X1=np.array([-2,2])
X2=np.array([4,2])
X3=np.array([1,6])
epsilon=0.3
m=2
n_offspring=1000

offspring, V1, V2, V3, CoM = SPX_2D(X1, X2, X3, epsilon, n_offspring, m)

# Finally, you can plot the parents and offspring to produce Figure 3

import matplotlib.pyplot as plt

# Plot the parents
x1, y1 = zip(X1, X2, X3)
plt.scatter(x1, y1, s=50, label='Parents')

# Plot the center of mass
x2, y2 = zip(CoM)
plt.scatter(x2, y2, s=150, label='Center of Mass')

# Plot the expanded simplex
x3, y3 = zip(V1, V2, V3)
plt.scatter(x3, y3, s=100, label='Simplex Vertices')

# Plot the offspring
x4, y4 = zip(*offspring)
plt.scatter(x4, y4, s=0.05, label='Offspring')

plt.legend()

plt.show()

```

Figure 3

### General Case

The general case is denoted as SPX-n-m-ε, with n parameters and n parents.

Each parent solution vector is:

These vectors are in R^n.

Thinking in terms of Biology, this parent vector mimics a chromosome, with m parameters as its different traits.

The general case can be outlined in four steps:

1) Parent vectors are selected from the population pool

2)  R^n is space is then divided as follows:Divide R^n into h sets of R^m-1 spaces and one R^q space. I found this easier when I thought of it in the context of a chromosome, i.e. large parent vector of length n, being divided into smaller sub-vectors of length m-1, and a remainder vector or length q. See figure 4 below:

Figure 4

3) In each R^m-1 space, the m parent vectors are used to generate offspring using the expanded simplex as described in the 2-dimensional, 3 parent, 2 parameters case. Again, using the chromosome analogy, figure 5 shows how this can be depicted for m=3 parents and for example, n=9 parameters. R^9 is divided into four (h=integer(n/(m-1)=4) R^2 (m-1=2) spaces and one R^1 space (q=remainder(n/(m-1)=1).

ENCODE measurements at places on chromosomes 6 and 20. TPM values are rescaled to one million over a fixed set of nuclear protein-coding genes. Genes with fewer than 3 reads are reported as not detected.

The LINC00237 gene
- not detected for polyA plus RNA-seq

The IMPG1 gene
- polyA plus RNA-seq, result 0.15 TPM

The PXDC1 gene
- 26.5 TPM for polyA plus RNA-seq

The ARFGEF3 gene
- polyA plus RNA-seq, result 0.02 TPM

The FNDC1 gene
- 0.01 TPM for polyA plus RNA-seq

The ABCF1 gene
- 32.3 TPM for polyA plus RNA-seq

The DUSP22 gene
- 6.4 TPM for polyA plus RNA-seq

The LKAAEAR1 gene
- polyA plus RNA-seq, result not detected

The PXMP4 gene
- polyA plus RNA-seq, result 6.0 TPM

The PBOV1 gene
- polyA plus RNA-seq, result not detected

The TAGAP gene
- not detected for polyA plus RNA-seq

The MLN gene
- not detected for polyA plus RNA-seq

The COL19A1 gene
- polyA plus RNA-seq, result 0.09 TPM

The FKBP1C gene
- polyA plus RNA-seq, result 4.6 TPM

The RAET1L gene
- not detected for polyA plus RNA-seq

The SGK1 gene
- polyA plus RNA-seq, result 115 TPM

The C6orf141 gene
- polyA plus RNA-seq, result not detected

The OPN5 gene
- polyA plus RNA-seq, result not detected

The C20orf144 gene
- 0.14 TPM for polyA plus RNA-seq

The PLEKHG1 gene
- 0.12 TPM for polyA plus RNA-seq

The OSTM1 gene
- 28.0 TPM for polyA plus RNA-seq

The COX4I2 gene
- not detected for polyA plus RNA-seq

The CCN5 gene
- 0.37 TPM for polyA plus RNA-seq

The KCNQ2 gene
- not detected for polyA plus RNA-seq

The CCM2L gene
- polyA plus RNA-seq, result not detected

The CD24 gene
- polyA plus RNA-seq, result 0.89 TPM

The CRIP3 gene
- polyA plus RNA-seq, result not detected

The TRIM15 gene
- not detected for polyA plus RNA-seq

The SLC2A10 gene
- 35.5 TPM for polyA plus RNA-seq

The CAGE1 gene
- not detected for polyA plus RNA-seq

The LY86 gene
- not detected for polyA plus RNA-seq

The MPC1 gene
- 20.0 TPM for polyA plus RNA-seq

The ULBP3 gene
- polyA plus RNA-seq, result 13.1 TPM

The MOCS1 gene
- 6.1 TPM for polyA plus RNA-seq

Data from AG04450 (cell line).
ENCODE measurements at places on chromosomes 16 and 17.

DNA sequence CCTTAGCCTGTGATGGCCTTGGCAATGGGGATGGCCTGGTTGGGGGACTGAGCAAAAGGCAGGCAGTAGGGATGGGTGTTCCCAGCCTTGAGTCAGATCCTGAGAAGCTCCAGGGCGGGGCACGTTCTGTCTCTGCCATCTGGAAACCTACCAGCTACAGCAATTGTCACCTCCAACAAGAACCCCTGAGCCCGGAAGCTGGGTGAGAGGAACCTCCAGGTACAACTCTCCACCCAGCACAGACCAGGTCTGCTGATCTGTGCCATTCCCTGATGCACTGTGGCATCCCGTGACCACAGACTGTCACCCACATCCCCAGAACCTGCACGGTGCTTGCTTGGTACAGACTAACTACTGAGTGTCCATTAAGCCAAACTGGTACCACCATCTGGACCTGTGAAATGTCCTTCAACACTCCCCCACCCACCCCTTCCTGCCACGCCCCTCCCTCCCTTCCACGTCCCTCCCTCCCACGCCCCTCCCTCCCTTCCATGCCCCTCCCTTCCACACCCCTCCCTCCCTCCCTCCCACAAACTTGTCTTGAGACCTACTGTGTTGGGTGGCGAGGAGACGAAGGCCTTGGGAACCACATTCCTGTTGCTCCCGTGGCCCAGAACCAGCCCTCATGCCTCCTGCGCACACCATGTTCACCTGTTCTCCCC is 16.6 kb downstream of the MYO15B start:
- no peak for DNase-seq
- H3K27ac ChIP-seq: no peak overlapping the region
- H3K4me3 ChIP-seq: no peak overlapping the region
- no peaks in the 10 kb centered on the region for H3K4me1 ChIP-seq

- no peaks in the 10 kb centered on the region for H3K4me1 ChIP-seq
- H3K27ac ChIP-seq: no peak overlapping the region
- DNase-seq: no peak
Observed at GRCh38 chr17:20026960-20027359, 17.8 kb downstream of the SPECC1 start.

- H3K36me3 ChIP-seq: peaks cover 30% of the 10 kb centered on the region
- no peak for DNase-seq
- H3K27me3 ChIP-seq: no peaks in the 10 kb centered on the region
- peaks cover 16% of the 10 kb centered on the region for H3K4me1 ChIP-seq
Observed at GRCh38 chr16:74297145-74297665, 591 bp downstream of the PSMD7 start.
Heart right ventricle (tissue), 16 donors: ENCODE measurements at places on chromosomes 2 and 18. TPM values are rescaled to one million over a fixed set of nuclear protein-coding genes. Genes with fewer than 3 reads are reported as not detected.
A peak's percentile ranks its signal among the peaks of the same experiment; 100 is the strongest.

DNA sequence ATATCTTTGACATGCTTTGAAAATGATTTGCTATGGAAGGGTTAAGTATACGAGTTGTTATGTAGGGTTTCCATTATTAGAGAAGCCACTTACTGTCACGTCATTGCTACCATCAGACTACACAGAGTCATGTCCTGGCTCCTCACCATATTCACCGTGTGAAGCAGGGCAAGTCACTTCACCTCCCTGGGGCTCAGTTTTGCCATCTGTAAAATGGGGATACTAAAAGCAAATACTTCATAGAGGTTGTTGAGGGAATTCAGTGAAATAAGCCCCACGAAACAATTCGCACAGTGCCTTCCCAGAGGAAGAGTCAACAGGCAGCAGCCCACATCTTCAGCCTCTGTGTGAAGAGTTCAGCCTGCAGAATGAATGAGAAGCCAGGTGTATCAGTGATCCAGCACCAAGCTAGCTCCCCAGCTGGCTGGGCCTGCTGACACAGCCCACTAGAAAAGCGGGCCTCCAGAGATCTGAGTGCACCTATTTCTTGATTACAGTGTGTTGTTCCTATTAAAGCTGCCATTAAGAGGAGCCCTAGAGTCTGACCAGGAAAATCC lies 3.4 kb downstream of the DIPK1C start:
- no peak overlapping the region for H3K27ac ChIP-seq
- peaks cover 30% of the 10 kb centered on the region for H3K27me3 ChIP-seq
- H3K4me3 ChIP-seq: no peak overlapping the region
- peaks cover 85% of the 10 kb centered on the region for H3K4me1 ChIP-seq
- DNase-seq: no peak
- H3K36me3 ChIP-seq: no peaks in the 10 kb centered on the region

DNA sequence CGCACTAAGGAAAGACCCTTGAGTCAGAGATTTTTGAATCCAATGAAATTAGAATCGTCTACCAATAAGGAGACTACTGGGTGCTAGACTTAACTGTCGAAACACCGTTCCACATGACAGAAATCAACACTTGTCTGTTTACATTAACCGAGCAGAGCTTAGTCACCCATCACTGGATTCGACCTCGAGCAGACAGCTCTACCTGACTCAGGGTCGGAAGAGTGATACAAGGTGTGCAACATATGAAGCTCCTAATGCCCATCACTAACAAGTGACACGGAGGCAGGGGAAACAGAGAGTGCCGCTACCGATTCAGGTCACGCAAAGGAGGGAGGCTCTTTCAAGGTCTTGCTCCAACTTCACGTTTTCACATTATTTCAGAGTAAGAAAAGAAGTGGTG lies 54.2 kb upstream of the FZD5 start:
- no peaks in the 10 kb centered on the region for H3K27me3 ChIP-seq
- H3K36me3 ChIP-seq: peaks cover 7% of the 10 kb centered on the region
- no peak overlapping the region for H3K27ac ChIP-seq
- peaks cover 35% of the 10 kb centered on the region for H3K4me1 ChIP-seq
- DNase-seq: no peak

Figure 5

4) The sets of offspring in R^m-1 produced in step 3 together with the vector in R^q (which remains unchanged), are then combined in their correct positions to form an offspring vector in R^n.

The code for the general SPX case can be found in David Hadka’s github.

## 2 thoughts on “Introduction to Borg Operators Part 1: Simplex Crossover (SPX)”

1. matt |

I think the figure from Hadka and Reed 2013 overstates the difference between SPX, PCX, and UNDX for illustrative clarity. In practice, or at least in Borg’s default parameterization, these are all many-parent operators. I don’t have the Borg source on hand right now, but if I recall correctly they all use 8-10 parents. (This ruins the beautiful symmetry of PCX.) Also, in general, these three operators operate on many more than two variables. This means that the proportion of the decision space hypervolume occupied by the points outside the simplex for SPX tends to vanish relative to the hypervolume occupied by the simplex itself.

As a result, SPX, UNDX, and PCX tend to act in the same way: by interpolating between their parents. SBX+PM, on the other hand, makes much more aggressive changes. It’s not totally apparent from the figure, but SBX is a two-parent operator (and PM is a one-parent operator). SBX will produce offspring that do not interpolate between the parents, and this becomes more pronounced when you go above two variables. If the parents are two corners of a hypercube, the offspring end up near any other corner of the hypercube, rather than along the diagonal.

• Sara Alkayali Alalam |

This is very insightful. Thank you Matt!